RAF Booker

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RAF Booker
Air Force Ensign of the United Kingdom.svg
Booker, Buckinghamshire
RAF Booker is located in Buckinghamshire
RAF Booker
RAF Booker
Coordinates 51°37′01″N 0°48′14″W / 51.617°N 0.804°W / 51.617; -0.804
Type Royal Air Force station
Site information
Owner Air Ministry
Controlled by  Royal Air Force
Site history
Built 1940 (1940)
In use 1941-1963 (1963)
Battles/wars Second World War
Garrison information
Garrison RAF Flying Training Command

RAF Booker is a former Royal Air Force installation located 2.8 miles (4.5 km) south west of High Wycombe, Buckinghamshire and 6.5 miles (10.5 km) north east of Henley-on-Thames, Oxfordshire, England.

Booker was opened as a flying training school in 1941 on the site of a civilian flying school requisitioned and closed on the outbreak of war in 1939.[1]

In 1965 the site was taken over by Airways Aero Associations (now the Airways Flying Club), who have operated the airfield as an increasingly commercial training and recreational field, now called Wycombe Air Park. Booker featured in many of the airfield scenes in the 1965 feature film "Those Magnificent Men in their Flying Machines".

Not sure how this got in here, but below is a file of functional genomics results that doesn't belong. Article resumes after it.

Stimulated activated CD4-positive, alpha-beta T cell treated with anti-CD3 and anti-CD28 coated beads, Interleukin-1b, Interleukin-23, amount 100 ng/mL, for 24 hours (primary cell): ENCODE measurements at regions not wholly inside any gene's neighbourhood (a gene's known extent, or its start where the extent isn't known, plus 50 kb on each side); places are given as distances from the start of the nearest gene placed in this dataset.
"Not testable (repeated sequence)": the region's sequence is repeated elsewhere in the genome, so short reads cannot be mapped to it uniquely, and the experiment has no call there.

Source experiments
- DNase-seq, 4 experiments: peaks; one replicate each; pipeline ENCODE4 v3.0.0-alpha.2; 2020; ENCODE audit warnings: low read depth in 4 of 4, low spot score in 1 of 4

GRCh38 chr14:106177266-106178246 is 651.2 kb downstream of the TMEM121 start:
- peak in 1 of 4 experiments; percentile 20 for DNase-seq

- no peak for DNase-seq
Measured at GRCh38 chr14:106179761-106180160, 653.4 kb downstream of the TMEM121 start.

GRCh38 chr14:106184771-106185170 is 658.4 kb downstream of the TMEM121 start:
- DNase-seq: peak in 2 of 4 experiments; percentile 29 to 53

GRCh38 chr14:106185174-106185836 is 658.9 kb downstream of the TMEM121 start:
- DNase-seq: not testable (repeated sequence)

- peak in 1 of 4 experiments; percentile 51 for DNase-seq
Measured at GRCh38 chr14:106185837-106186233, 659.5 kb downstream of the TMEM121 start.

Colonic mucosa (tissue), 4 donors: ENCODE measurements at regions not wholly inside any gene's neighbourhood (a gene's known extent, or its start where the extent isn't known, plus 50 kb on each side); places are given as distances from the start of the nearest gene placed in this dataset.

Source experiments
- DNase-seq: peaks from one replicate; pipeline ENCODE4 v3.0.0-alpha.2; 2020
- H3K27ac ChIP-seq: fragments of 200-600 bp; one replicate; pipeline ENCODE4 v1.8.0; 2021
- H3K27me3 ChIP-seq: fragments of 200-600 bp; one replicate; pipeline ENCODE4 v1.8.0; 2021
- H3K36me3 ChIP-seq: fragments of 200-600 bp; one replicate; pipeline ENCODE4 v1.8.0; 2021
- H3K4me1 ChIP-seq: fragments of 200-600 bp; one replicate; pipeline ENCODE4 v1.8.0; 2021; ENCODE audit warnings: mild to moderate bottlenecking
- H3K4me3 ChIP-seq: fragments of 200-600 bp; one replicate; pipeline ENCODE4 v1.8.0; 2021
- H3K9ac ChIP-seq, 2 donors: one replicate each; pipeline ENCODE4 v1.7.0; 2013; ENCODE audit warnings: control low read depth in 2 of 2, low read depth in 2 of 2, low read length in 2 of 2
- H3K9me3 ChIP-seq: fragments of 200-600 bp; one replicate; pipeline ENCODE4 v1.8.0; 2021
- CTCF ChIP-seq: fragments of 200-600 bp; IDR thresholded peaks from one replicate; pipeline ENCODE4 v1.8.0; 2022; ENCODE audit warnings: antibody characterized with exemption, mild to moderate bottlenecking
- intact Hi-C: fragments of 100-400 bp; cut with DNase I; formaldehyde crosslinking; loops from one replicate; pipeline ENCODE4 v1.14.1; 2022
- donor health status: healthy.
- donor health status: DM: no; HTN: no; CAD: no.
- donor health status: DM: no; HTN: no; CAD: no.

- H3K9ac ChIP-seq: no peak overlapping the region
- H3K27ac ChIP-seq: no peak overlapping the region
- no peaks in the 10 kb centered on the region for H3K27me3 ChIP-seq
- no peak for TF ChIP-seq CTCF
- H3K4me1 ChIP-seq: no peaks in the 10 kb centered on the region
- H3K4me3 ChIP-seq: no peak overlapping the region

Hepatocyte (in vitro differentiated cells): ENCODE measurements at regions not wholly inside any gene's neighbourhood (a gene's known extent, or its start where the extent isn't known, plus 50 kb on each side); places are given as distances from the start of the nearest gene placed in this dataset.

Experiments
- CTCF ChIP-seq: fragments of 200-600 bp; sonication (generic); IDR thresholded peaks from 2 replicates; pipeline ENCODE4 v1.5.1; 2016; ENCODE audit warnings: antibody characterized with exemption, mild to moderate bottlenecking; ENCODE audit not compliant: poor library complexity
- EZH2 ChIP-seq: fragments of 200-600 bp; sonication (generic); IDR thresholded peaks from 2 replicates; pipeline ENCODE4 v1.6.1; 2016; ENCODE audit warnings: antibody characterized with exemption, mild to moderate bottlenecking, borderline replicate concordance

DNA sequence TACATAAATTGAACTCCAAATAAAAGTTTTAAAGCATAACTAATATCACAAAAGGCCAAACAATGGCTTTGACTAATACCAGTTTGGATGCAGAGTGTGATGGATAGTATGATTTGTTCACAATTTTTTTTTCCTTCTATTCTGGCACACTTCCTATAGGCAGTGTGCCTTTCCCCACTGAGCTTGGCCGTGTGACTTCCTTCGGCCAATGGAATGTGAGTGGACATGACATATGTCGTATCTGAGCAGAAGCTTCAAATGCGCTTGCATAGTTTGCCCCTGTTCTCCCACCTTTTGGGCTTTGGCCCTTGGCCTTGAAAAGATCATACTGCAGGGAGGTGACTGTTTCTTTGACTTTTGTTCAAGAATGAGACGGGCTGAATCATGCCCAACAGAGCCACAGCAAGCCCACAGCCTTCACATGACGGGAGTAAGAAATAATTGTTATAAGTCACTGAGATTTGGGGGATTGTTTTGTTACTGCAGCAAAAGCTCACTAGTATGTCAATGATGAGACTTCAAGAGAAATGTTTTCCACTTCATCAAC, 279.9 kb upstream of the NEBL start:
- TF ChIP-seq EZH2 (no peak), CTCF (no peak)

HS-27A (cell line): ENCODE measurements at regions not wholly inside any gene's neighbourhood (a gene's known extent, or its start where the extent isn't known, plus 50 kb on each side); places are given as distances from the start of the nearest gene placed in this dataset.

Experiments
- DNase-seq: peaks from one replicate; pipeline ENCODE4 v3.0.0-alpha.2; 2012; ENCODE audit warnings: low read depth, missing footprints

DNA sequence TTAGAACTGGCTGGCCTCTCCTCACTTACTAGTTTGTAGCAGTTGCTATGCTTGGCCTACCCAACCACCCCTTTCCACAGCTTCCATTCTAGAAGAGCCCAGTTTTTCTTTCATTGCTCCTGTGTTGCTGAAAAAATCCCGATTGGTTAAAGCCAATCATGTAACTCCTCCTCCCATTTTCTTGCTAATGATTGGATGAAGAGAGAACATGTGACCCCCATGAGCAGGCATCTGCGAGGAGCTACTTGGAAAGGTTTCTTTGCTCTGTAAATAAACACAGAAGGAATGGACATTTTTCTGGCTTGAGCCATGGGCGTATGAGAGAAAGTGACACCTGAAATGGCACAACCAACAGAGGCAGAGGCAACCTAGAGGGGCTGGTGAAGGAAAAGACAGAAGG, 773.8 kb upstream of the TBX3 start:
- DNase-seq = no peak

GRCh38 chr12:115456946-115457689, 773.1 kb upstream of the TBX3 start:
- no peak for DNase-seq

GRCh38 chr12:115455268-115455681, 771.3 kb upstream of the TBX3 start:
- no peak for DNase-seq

History[edit]

RAF Booker was opened as the home of No. 21 Elementary Flying Training School in 1941.[2] The flying school operated 72 de Havilland Tiger Moths and Miles Magisters. No. 21 EFTS trained 120 pupils on a seven-week course - later to become 11 weeks.

In May 1942, training was also started on the airfield for the Glider Pilot Regiment.

In 1950, the University of London Air Squadron (ULAS) resumed flying out of Booker, and it also temporarily hosted the Manchester and Liverpool University Squadrons.

In 1955, a hard runway (made of 90 feet wide pierced steel planking) was added to the four wartime grass runways.

From 1956, part of the facilities, including a hangar, were used for accommodation and annual training of Air Training Corps staff of Warrant Officer rank. This week of training was an intense course in gaining a deeper understanding of duties and of the modern requirements of an ever improving service.

The RAF continued to base its Bomber Command Communications Flight RAF at RAF Booker until 1963 (in close proximity to other Bomber Command stations nearby, such as RAF Daws Hill).

In 1965, the airfield became privately run, and is now Wycombe Air Park

See also[edit]

References[edit]

  1. ^ "History of Wycombe Air Park". Booker Gliding Club. 
  2. ^ "WW2 Peoples War". BBC History. 

External links[edit]